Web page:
Martin Horwood No way to run a cull
I have previously said that those clamouring for something to be done about bovine tuberculosis "may be disappointed if they think the cull will deliver."
Culling badgers was rejected as a cost-effective solution by the Government's own lengthy and expensive scientific study.
That predicted TB would reduce by only 16 per cent in cull zones, but only if it was done efficiently and enough badgers were killed. That hasn't happened. The Government's estimated badger population in Gloucestershire's cull zone was 3,368. That dropped to 2,350, lowering the 70 per cent cull target to 1,650, but the final tally is apparently only 708. Scientists warned a partial cull could actually make things worse. So now there's a request for the original six-week trial period to be more than doubled.
Environment Secretary Owen Patterson infuriated many by pressing ahead with mass destruction of protected animals, then risked ridicule by joking that the badgers had "moved the goalposts".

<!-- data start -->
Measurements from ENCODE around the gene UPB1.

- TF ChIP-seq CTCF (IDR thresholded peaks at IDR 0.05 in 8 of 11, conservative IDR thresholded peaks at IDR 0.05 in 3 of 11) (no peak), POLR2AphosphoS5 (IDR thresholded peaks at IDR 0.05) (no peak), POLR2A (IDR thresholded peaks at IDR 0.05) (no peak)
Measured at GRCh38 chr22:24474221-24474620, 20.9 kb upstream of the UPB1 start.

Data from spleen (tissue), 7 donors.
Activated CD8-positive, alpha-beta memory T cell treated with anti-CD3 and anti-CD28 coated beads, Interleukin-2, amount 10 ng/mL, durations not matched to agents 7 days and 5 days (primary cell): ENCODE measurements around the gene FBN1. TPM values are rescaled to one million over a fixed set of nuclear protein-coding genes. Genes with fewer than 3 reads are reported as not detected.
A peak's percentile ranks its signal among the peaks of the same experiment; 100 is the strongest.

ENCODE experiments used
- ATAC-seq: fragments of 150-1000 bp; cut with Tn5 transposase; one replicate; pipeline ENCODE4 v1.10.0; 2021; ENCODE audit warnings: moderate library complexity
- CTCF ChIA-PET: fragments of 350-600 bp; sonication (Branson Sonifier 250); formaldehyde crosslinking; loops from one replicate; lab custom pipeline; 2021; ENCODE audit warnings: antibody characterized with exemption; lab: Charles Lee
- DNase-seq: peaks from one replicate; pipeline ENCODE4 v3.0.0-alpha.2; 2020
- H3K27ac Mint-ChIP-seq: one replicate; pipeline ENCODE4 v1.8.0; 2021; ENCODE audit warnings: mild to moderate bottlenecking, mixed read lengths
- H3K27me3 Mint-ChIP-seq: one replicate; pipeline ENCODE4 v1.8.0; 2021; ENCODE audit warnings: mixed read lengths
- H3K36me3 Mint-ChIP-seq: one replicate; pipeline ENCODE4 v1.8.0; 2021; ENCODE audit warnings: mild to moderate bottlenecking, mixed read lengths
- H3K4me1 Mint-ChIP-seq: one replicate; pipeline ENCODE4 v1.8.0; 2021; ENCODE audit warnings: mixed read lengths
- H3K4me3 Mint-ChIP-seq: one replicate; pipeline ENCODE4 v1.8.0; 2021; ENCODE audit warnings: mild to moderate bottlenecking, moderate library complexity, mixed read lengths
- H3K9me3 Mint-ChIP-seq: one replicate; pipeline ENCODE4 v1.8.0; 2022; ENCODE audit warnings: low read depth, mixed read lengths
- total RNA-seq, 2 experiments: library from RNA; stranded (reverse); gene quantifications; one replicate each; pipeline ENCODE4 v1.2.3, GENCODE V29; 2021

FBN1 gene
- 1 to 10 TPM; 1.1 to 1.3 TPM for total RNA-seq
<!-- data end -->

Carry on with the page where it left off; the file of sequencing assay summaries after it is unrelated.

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In the meantime, the cost of policing (and disruption to other policing activity) is spiralling. I've tabled Parliamentary questions asking by how much.
During the last year, I also visited the farm of Dave and Gill Purser near Cheltenham, who'd had no TB "reactors" for decades.
Their advice was that, short-term, we should focus on better "biosecurity" on farms not culls.
Meanwhile, Gloucestershire Wildlife Trust has patiently advocated a vaccine-led approach as a long-term solution. It's ironic that the Government is now doing the right thing, both on biosecurity and vaccines, a fact completely obscured by the disastrous cull. How not to do it.
My highlights of last week:
Sunday: Built a bed with son Sam. Not a great political achievement but I it felt like a famous victory, especially after hitting myself in the head with a plank. Stick to day job.
Tuesday: A genuine political victory as we incorporate important changes to dangerous dogs legislation into the Antisocial Behaviour Bill after years of trying. The law will now extend to private property and begin to move from "breed" to "deed" and whether the owner is a "fit and proper person" to own a dog.